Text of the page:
Who knew glue would play a vital point in legal cannabis packaging? I didn’t until redesigning our pre-roll packaging recently.
Our original packaging is very laborious to assemble, though it is beautiful! It has a pricey but sexy, custom, perforated “flag” that creates a complimentary sticker for the consumer and doubles as a large area on the back to place the store sticker, including the bar code, cannabinoid levels, weight and other state requirements.
The problem of glue began to arise this summer during the heat. Apparently, when I reordered the labels from a more economical source, the reason I was able to cut some costs was because of the glue. It just wasn’t the same strength, and in the heat our labels were unwinding from the plastic joint tube while hanging on a display peg. PROBLEM!
This happened in conjunction with reading an article highlighting that these extremely common plastic tubes do not recycle, as believed. They are apparently too small for the recycling machines to catch so they tend to end up in landfills. PROBLEM!
The hunt to solve these dilemmas began. I found a recyclable tube that could be pre-printed with the static information: branding, warnings, web link, Department of Health, 21+ warning, etc. It is really tricky to design for these small packages. Another challenge is to design them so the processing crew can prepare them efficiently. Add to the challenge that they must comply with the child-proof rules to make them difficult to open.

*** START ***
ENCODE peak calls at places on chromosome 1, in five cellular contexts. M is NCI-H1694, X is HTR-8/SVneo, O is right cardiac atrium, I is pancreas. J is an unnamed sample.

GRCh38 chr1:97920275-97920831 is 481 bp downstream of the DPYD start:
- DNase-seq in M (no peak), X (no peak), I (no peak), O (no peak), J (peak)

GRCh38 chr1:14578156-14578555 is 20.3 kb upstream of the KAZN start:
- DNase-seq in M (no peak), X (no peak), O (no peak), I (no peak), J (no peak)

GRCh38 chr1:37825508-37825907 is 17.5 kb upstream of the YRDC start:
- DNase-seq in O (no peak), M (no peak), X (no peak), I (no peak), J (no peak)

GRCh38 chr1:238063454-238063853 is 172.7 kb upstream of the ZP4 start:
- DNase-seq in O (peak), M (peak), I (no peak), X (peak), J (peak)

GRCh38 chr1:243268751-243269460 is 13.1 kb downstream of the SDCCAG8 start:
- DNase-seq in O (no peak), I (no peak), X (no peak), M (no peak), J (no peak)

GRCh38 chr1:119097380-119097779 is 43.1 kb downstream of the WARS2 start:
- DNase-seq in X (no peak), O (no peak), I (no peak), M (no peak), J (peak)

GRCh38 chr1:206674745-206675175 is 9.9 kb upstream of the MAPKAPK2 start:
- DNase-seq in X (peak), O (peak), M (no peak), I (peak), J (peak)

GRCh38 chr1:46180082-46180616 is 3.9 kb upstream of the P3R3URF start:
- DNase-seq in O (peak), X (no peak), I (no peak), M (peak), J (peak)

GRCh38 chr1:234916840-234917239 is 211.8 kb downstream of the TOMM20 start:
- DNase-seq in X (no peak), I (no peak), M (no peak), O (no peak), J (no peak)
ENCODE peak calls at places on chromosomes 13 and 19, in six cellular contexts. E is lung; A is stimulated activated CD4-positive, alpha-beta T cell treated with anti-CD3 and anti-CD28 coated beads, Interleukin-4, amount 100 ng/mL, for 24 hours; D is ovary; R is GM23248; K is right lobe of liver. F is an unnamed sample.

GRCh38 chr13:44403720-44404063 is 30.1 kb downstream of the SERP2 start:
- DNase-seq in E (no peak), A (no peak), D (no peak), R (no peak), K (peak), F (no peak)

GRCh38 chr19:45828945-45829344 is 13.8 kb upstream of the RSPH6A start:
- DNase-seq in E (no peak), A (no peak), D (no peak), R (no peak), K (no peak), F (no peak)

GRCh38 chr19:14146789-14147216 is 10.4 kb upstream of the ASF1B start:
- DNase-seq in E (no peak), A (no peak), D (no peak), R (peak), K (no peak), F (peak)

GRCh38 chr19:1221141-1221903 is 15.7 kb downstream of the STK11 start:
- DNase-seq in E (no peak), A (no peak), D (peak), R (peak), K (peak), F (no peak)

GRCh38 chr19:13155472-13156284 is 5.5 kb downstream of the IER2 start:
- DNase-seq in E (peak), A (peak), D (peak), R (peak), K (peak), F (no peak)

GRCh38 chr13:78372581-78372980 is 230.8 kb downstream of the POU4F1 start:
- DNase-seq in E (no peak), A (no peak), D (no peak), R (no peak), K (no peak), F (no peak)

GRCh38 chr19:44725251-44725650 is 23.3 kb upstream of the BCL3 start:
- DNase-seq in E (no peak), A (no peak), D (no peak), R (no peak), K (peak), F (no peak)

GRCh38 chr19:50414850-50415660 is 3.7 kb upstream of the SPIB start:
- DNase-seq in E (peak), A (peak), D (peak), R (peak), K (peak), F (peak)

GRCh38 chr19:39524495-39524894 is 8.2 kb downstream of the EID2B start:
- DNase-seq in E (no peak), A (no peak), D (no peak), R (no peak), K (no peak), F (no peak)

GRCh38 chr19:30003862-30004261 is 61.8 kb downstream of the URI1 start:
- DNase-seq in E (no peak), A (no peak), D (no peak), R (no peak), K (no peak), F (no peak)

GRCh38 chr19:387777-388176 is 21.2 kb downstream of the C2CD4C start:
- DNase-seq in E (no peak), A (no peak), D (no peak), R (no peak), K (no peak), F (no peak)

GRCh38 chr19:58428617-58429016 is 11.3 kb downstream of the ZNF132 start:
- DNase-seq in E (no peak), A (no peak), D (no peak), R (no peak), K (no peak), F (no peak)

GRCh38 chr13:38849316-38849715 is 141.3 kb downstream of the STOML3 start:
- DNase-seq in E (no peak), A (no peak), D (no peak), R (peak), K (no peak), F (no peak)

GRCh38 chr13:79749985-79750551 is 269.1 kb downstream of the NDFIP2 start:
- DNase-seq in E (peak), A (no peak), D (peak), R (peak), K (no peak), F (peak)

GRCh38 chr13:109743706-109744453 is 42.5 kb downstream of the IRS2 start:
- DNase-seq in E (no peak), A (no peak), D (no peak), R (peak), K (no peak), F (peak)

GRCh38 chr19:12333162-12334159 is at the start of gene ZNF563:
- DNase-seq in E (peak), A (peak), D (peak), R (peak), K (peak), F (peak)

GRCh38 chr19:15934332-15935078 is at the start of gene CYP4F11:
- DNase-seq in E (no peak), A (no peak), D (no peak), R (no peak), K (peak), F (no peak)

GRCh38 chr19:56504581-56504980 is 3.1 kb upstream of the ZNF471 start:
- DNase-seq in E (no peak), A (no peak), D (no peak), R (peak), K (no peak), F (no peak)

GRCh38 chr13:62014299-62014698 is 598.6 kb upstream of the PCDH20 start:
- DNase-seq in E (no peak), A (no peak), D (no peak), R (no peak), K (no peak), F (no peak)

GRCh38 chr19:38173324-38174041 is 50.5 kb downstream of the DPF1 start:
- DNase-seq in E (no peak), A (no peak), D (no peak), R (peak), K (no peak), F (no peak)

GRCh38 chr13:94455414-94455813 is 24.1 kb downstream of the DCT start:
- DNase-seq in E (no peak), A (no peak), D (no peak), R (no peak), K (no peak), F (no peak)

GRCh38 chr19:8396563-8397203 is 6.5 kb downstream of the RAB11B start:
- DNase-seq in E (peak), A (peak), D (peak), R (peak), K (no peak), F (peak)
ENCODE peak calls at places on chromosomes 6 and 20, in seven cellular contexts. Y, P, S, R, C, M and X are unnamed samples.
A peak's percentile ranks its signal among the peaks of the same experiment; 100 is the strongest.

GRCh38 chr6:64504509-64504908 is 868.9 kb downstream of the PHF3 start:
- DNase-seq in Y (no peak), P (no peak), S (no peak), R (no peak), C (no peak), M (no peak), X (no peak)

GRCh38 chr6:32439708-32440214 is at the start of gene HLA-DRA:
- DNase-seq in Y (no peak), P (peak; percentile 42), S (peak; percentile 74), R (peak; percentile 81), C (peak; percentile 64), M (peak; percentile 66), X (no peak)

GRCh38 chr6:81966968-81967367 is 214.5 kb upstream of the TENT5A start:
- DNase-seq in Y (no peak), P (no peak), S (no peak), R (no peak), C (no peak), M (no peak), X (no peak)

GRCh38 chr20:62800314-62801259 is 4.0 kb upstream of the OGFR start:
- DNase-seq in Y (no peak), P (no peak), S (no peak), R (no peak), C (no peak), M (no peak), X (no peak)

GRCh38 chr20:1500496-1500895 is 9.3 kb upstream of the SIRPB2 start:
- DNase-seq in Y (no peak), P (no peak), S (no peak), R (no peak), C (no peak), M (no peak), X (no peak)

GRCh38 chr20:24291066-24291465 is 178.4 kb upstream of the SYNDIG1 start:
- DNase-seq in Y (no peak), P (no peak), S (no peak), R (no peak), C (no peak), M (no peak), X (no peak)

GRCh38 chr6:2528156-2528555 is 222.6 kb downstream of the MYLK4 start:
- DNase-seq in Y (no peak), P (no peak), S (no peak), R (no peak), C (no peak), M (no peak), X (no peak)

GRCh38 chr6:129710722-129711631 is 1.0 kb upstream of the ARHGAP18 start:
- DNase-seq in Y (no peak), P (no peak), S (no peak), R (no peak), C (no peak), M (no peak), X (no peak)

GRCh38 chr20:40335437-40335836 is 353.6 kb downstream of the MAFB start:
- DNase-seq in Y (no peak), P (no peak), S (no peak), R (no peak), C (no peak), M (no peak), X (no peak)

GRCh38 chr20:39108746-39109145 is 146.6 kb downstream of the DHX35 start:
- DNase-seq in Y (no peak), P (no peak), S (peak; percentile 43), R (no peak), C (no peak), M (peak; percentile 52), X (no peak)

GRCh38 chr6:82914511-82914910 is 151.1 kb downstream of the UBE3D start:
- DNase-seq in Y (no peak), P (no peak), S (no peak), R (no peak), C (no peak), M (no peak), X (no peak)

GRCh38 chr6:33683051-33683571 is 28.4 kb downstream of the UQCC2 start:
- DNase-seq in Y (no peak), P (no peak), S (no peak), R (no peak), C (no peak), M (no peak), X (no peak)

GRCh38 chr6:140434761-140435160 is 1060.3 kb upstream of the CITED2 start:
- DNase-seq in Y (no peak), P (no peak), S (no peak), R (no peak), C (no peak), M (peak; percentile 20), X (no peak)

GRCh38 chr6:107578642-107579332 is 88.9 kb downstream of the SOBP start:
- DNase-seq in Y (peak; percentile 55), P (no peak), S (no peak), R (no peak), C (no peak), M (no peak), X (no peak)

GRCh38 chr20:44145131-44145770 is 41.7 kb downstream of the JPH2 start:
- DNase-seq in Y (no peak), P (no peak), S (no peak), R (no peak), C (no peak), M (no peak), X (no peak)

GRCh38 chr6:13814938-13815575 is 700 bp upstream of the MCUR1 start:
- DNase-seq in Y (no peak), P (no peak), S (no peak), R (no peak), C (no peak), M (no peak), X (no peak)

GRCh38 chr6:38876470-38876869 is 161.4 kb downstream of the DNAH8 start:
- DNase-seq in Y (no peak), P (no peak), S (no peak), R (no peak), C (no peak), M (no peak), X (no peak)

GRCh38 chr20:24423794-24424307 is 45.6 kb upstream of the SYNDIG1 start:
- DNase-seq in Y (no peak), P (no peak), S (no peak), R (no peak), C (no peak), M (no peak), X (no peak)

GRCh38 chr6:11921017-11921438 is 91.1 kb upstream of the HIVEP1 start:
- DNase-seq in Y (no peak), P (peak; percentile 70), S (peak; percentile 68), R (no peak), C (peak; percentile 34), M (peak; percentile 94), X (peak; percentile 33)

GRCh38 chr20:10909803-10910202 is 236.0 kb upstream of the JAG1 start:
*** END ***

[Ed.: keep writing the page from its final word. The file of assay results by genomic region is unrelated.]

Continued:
Here comes the glue issue again: There are glues that allow one to reposition a label if placed incorrectly, before it eventually hardens to become permanent. There are glues that stick hard right away so accuracy of hand placement is vital. I experimented with the former and found that even after curing, the label designed to hold the pre-roll tube together would not meet the criteria for child-proof packaging. So, to comply, we are stuck with the unforgiving glue that will actually hold the two pieces of the tube together securely. However, it holds so tightly that no manner of twisting, pulling or anything short of a sharp blade will allow the end user to open the package. (In rural areas folks may tend to carry knives but not so much in the city. Gotta allow those city folks to get to their joints!)
Enter in another pricey (but not so sexy) custom perforation. I really do not know yet if this new container will actually save us in overall costs of packaging, printing and labor but at least I am comforted by the fact it is totally reusable and recyclable.
And I’ll stick with that.